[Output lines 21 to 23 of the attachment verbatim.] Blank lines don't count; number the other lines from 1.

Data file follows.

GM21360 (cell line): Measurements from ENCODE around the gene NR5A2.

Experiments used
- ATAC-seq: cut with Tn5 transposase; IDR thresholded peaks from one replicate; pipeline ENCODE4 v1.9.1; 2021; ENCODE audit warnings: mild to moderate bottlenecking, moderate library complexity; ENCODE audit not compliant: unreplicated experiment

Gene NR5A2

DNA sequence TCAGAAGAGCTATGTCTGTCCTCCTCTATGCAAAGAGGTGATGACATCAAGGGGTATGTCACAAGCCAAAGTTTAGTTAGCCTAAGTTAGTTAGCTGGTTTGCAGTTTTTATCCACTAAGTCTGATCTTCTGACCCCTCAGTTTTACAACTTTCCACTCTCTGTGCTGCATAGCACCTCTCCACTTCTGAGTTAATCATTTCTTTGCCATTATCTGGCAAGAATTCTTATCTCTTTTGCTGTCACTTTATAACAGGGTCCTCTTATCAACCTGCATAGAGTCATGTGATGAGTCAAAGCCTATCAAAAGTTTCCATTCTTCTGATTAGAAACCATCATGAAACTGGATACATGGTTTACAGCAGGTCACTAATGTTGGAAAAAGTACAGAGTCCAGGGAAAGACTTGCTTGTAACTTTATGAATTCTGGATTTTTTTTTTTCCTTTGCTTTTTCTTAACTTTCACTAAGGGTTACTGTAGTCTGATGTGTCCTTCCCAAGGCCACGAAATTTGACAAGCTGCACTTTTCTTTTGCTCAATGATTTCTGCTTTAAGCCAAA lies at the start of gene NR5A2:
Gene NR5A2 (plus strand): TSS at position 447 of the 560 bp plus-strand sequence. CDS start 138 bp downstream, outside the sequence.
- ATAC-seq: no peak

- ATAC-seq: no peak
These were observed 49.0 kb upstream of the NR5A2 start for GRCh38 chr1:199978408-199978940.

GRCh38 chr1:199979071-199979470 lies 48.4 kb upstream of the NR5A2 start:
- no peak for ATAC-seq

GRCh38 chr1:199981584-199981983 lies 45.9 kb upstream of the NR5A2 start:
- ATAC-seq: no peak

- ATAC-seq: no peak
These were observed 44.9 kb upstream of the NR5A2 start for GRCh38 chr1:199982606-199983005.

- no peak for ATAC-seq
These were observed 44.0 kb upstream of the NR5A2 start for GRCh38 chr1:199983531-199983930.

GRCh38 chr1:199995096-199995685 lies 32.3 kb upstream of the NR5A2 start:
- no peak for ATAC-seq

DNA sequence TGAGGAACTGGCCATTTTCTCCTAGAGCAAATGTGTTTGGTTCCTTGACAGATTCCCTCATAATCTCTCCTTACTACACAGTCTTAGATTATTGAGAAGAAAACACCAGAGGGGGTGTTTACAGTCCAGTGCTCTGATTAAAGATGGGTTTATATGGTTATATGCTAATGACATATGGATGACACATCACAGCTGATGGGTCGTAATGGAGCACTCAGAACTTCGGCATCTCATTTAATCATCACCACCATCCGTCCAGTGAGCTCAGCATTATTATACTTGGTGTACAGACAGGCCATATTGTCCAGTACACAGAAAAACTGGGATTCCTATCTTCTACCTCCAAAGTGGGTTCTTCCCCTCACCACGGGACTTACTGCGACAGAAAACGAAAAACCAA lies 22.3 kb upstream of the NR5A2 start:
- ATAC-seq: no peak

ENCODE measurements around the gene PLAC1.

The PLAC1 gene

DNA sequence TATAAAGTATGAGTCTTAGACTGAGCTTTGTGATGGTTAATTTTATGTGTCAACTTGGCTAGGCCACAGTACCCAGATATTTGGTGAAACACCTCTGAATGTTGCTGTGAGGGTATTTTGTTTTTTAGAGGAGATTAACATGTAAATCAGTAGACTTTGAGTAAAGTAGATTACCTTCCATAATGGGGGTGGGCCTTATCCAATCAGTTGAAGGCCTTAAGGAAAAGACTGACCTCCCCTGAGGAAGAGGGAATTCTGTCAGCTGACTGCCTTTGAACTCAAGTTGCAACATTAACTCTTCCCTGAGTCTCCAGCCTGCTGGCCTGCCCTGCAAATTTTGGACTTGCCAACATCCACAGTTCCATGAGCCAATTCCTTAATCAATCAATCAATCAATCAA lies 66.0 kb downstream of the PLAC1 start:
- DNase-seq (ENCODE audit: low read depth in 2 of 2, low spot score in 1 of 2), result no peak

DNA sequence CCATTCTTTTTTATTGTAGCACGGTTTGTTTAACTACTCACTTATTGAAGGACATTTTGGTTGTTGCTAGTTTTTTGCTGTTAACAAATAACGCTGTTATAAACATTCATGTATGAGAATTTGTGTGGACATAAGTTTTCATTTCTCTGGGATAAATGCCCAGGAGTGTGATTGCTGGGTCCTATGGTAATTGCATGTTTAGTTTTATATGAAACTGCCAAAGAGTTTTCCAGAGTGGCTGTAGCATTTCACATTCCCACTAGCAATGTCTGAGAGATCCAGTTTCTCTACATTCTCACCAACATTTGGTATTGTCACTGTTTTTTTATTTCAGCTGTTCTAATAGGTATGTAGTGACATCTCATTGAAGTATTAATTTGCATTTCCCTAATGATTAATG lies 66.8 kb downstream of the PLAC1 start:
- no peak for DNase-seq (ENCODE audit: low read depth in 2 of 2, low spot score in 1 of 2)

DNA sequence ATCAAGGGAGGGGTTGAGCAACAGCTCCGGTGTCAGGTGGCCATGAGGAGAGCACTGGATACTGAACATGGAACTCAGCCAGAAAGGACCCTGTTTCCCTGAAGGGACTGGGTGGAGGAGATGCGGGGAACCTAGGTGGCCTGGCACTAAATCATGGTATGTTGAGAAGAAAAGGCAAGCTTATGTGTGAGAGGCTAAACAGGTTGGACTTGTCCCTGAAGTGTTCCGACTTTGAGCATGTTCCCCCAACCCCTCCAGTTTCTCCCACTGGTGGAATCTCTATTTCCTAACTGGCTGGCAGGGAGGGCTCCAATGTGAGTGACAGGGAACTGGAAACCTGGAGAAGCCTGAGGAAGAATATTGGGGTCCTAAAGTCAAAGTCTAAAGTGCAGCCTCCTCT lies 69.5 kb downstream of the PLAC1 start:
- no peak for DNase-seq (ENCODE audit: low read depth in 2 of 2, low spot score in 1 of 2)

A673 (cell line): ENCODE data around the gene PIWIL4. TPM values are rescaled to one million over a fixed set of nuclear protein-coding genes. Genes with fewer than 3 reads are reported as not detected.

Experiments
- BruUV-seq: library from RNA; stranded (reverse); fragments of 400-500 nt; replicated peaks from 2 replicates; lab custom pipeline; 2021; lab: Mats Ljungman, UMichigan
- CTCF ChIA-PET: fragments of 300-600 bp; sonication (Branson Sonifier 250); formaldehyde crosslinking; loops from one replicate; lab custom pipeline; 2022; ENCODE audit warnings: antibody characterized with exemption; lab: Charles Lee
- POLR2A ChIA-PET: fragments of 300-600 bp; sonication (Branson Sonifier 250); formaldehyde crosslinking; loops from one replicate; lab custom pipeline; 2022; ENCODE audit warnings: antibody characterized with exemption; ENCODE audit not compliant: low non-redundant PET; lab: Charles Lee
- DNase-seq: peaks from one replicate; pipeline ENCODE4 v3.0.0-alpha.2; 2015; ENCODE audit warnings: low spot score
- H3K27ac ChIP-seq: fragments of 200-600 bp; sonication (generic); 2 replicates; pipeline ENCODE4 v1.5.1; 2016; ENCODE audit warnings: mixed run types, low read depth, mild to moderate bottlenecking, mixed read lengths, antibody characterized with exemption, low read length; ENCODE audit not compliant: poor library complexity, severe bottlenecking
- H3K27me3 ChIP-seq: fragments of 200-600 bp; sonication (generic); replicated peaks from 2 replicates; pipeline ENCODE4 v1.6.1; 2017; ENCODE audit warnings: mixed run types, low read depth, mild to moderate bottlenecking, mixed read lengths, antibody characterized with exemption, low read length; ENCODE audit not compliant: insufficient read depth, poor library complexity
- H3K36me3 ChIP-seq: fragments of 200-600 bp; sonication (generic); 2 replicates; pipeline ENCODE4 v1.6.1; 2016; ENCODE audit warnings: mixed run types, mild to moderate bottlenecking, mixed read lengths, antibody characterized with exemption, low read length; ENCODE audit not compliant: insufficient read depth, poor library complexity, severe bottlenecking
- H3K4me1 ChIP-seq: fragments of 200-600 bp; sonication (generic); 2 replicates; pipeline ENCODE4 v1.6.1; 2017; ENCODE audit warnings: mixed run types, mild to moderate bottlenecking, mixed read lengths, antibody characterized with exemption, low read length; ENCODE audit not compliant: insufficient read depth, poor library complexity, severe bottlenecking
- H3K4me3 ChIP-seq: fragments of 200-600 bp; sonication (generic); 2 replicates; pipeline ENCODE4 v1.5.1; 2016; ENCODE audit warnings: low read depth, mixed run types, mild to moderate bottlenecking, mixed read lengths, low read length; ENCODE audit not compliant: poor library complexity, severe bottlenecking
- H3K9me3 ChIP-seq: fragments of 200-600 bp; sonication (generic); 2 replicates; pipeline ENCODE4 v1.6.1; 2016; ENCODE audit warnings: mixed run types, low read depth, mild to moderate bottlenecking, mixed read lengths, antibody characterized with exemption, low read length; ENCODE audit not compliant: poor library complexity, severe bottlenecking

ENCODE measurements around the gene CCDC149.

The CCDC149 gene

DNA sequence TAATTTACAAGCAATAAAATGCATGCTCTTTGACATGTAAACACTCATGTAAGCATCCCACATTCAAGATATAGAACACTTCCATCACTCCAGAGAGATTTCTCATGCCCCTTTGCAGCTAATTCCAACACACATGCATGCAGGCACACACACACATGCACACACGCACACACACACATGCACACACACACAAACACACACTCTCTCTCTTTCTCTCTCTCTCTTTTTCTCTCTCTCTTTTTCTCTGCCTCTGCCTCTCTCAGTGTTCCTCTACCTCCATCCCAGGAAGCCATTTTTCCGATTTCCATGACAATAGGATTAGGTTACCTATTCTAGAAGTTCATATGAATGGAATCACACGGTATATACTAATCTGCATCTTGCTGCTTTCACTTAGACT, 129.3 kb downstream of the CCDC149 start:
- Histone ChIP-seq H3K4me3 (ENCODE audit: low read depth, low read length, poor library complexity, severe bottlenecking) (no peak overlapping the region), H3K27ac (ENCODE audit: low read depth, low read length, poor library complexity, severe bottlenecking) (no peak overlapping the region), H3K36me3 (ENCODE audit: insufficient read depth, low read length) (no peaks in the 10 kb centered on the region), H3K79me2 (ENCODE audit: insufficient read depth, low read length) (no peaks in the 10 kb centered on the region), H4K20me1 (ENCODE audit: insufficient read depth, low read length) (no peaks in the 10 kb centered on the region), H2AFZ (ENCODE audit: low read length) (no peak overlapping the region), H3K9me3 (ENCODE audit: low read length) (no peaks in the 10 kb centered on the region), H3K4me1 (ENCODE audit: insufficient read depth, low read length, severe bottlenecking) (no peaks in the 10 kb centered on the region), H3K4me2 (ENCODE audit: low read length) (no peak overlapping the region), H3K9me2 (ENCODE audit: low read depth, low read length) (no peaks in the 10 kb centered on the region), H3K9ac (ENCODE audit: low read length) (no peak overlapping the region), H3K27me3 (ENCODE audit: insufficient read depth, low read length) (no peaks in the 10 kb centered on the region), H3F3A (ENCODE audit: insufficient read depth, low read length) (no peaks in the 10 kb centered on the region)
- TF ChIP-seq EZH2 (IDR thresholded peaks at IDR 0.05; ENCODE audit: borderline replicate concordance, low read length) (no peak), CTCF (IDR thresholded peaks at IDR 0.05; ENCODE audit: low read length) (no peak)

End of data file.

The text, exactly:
- ATAC-seq: no peak

ENCODE measurements around the gene PLAC1.

The PLAC1 gene